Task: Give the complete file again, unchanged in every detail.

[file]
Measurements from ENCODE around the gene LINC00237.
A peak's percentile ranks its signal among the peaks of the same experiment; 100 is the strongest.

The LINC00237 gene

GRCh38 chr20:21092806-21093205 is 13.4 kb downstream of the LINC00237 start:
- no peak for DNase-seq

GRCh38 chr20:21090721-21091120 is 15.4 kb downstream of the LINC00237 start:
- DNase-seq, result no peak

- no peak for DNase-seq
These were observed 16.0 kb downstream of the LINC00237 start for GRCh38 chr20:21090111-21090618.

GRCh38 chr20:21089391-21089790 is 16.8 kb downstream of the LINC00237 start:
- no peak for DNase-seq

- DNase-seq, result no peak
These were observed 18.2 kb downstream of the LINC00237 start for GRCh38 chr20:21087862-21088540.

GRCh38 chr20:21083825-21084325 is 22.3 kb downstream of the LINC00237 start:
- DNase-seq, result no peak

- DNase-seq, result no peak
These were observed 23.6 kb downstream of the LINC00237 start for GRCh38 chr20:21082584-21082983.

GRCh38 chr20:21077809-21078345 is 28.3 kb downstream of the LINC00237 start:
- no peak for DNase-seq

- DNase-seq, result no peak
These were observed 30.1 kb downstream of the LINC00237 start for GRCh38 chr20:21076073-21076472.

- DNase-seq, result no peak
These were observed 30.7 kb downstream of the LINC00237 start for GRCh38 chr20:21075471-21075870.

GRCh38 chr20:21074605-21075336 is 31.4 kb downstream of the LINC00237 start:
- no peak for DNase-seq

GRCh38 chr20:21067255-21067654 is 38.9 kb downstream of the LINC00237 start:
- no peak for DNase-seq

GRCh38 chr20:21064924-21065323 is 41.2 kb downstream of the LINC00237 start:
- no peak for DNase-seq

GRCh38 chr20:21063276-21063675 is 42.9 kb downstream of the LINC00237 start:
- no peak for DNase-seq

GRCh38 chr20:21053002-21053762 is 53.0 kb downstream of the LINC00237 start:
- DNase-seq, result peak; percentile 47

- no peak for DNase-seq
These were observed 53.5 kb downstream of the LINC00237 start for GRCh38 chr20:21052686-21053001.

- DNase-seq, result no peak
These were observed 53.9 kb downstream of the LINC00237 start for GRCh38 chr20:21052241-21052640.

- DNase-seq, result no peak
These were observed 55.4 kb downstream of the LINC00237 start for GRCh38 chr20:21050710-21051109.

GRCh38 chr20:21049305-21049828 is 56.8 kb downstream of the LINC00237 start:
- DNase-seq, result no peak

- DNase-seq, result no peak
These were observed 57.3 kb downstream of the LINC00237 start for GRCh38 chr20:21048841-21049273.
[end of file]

Measurements from ENCODE around the gene LINC00237.
A peak's percentile ranks its signal among the peaks of the same experiment; 100 is the strongest.

The LINC00237 gene

GRCh38 chr20:21092806-21093205 is 13.4 kb downstream of the LINC00237 start:
- no peak for DNase-seq

GRCh38 chr20:21090721-21091120 is 15.4 kb downstream of the LINC00237 start:
- DNase-seq, result no peak

- no peak for DNase-seq
These were observed 16.0 kb downstream of the LINC00237 start for GRCh38 chr20:21090111-21090618.

GRCh38 chr20:21089391-21089790 is 16.8 kb downstream of the LINC00237 start:
- no peak for DNase-seq

- DNase-seq, result no peak
These were observed 18.2 kb downstream of the LINC00237 start for GRCh38 chr20:21087862-21088540.

GRCh38 chr20:21083825-21084325 is 22.3 kb downstream of the LINC00237 start:
- DNase-seq, result no peak

- DNase-seq, result no peak
These were observed 23.6 kb downstream of the LINC00237 start for GRCh38 chr20:21082584-21082983.

GRCh38 chr20:21077809-21078345 is 28.3 kb downstream of the LINC00237 start:
- no peak for DNase-seq

- DNase-seq, result no peak
These were observed 30.1 kb downstream of the LINC00237 start for GRCh38 chr20:21076073-21076472.

- DNase-seq, result no peak
These were observed 30.7 kb downstream of the LINC00237 start for GRCh38 chr20:21075471-21075870.

GRCh38 chr20:21074605-21075336 is 31.4 kb downstream of the LINC00237 start:
- no peak for DNase-seq

GRCh38 chr20:21067255-21067654 is 38.9 kb downstream of the LINC00237 start:
- no peak for DNase-seq

GRCh38 chr20:21064924-21065323 is 41.2 kb downstream of the LINC00237 start:
- no peak for DNase-seq

GRCh38 chr20:21063276-21063675 is 42.9 kb downstream of the LINC00237 start:
- no peak for DNase-seq

GRCh38 chr20:21053002-21053762 is 53.0 kb downstream of the LINC00237 start:
- DNase-seq, result peak; percentile 47

- no peak for DNase-seq
These were observed 53.5 kb downstream of the LINC00237 start for GRCh38 chr20:21052686-21053001.

- DNase-seq, result no peak
These were observed 53.9 kb downstream of the LINC00237 start for GRCh38 chr20:21052241-21052640.

- DNase-seq, result no peak
These were observed 55.4 kb downstream of the LINC00237 start for GRCh38 chr20:21050710-21051109.

GRCh38 chr20:21049305-21049828 is 56.8 kb downstream of the LINC00237 start:
- DNase-seq, result no peak

- DNase-seq, result no peak
These were observed 57.3 kb downstream of the LINC00237 start for GRCh38 chr20:21048841-21049273.